Anglerfish ovary cross-section. James E. Hayden, The Wistar Institute, Philadelphia, Pa. Source
Anglerfish ovary cross-section. James E. Hayden, The Wistar Institute, Philadelphia, Pa. Source

Life Magnified

If you travel through Dulles Airport in the near future, you may see some lovely scientific images on the walls. It’s an exhibit called “Life: Magnified,” organized by the National Institute of General Medical Sciences, the American Society for Cell Biology and the Metropolitan Washington Airports Authority’s Arts Program. If you aren’t passing through Dulles, you can see the images on the web.

Here are a few of my favorites. You can see high-resolution versions on the web site, plus many others.

First, the mouthparts of a Lone Star tick (an awesome beast):

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Igor Siwanowicz, Janelia Farm Research Campus, Howard Hughes Medical Institute, Ashburn, Va.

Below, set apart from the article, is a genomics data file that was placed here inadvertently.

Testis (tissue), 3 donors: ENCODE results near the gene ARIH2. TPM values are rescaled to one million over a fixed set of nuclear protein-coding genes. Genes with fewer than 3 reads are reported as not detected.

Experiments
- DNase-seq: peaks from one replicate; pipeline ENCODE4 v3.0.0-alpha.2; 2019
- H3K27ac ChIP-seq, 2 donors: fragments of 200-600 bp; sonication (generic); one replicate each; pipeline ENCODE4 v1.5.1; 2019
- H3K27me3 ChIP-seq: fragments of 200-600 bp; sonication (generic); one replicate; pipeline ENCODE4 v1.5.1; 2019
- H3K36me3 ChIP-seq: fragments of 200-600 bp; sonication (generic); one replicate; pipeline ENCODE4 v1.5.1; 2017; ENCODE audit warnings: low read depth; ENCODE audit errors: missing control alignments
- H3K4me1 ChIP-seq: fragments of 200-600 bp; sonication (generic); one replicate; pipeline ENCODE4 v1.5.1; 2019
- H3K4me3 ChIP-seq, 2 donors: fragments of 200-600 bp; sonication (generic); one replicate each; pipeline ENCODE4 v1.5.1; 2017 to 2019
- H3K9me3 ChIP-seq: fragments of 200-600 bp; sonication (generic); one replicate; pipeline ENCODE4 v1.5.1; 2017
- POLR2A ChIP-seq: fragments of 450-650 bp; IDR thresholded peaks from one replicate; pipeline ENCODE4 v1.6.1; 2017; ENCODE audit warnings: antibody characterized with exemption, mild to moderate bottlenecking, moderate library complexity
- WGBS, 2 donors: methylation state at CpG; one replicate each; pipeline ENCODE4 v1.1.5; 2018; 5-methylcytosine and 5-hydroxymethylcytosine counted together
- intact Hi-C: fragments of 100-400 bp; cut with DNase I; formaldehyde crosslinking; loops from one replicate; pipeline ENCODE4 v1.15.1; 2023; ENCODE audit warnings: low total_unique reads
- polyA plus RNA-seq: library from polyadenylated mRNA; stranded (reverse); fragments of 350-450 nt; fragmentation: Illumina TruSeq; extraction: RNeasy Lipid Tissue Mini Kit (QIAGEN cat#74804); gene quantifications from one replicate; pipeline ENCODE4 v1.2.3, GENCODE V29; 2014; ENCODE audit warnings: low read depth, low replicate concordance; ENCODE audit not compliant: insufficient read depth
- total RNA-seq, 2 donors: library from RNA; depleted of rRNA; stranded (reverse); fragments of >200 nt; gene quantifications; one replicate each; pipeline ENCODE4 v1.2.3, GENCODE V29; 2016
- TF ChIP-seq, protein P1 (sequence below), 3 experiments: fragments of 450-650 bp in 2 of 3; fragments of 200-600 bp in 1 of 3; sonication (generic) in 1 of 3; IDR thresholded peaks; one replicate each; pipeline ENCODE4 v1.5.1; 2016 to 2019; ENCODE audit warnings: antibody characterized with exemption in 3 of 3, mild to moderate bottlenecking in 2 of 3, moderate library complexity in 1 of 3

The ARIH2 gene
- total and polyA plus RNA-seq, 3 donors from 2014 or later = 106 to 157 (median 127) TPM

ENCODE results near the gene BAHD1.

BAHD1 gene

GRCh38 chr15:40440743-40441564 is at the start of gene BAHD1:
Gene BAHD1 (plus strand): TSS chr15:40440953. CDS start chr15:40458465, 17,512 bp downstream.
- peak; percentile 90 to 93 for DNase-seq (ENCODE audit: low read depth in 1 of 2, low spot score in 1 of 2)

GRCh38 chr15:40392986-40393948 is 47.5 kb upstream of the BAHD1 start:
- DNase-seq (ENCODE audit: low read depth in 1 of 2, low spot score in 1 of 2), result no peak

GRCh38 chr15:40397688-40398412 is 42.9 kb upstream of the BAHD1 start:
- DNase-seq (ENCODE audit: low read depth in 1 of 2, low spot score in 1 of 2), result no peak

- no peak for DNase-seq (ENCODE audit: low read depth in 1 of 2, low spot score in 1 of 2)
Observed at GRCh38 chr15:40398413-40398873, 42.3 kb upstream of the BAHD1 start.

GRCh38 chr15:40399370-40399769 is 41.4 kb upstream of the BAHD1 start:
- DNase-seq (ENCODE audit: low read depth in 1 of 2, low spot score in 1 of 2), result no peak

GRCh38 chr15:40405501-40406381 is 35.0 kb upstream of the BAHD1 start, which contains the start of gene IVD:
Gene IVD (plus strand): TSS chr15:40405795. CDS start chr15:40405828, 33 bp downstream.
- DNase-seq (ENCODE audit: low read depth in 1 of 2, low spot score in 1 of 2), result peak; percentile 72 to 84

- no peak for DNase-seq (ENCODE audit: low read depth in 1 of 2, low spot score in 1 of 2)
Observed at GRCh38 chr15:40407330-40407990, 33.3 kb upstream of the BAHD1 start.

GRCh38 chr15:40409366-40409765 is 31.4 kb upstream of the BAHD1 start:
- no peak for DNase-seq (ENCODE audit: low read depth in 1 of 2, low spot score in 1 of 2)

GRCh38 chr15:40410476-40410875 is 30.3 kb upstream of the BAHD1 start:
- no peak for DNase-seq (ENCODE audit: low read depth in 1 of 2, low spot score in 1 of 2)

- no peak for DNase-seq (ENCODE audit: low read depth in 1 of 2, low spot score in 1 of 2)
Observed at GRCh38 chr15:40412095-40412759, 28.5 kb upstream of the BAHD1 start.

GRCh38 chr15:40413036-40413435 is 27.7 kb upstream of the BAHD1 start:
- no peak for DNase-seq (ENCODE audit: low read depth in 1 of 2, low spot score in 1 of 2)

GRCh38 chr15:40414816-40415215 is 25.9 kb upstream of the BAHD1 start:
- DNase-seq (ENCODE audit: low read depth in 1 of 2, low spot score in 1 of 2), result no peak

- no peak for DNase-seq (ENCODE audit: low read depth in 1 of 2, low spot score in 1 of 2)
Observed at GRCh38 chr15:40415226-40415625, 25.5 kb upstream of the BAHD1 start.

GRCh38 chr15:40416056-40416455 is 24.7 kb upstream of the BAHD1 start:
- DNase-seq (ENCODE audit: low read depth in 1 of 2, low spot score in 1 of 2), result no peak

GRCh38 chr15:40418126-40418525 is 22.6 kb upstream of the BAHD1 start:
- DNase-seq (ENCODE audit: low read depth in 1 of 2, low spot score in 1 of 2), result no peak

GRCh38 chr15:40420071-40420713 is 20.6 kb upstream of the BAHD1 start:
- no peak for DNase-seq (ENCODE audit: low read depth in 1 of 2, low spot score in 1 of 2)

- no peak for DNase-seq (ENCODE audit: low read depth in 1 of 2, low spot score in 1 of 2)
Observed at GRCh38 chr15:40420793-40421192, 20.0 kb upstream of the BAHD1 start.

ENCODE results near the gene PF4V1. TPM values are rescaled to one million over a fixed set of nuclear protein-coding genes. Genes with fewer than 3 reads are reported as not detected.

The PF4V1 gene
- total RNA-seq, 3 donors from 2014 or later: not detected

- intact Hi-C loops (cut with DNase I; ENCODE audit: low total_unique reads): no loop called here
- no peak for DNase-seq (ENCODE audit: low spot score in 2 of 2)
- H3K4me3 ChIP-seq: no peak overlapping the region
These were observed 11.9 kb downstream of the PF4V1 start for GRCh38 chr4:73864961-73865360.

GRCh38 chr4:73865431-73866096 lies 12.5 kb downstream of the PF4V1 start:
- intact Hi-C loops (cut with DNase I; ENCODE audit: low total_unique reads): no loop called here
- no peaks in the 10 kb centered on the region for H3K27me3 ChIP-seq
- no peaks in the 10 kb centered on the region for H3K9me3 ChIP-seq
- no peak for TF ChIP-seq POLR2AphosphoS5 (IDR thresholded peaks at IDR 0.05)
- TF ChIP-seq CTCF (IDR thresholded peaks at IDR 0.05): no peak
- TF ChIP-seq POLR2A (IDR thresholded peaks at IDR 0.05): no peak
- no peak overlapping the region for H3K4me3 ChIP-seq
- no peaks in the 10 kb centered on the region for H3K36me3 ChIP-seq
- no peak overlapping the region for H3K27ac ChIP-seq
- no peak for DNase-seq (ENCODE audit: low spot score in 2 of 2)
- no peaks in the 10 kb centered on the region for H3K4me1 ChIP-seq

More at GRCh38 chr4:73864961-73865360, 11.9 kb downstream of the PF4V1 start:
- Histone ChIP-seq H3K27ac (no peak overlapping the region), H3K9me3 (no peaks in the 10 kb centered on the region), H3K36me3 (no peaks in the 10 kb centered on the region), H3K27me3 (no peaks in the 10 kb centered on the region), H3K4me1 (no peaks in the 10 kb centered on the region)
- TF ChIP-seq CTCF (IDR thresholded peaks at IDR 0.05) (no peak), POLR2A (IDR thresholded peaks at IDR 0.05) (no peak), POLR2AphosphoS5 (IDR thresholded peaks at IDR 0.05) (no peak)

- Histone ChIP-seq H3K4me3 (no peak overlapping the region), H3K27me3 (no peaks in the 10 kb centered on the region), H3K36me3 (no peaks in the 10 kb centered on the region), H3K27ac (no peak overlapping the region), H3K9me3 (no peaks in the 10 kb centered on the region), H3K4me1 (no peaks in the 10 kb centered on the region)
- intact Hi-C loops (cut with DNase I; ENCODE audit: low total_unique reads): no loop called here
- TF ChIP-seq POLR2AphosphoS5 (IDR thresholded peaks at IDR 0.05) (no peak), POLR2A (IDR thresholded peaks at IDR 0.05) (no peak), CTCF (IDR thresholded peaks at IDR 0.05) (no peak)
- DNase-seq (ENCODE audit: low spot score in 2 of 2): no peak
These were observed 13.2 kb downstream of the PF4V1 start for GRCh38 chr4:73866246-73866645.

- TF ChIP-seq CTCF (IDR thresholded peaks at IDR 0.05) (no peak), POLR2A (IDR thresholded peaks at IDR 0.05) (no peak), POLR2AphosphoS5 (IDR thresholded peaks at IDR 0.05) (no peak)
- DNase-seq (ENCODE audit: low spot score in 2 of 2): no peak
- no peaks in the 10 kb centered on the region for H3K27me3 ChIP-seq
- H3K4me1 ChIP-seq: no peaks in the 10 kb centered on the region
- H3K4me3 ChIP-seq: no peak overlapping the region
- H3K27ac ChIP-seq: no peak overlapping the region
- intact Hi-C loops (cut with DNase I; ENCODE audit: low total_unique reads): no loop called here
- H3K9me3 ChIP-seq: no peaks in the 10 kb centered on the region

Neurons in the cerebellum, a region of the brain:

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Thomas Deerinck, National Center for Microscopy and Imaging Research, University of California, San Diego

HIV (yellow) attacks an immune cell (blue):

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Seth Pincus, Elizabeth Fischer and Austin Athman, National Institute of Allergy and Infectious Diseases, National Institutes of Health

New yeast emerge after two yeast cells have sex:

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Juergen Berger, Max Planck Institute for Developmental Biology, and Maria Langegger, Friedrich Miescher Laboratory of the Max Planck Society, Germany

Hairs on a gecko lizard’s toes, allowing them to stick to walls:

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Dennis Kunkel, Dennis Kunkel Microscopy, Inc.

An ovary from an anglerfish:

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James E. Hayden, The Wistar Institute, Philadelphia, Pa.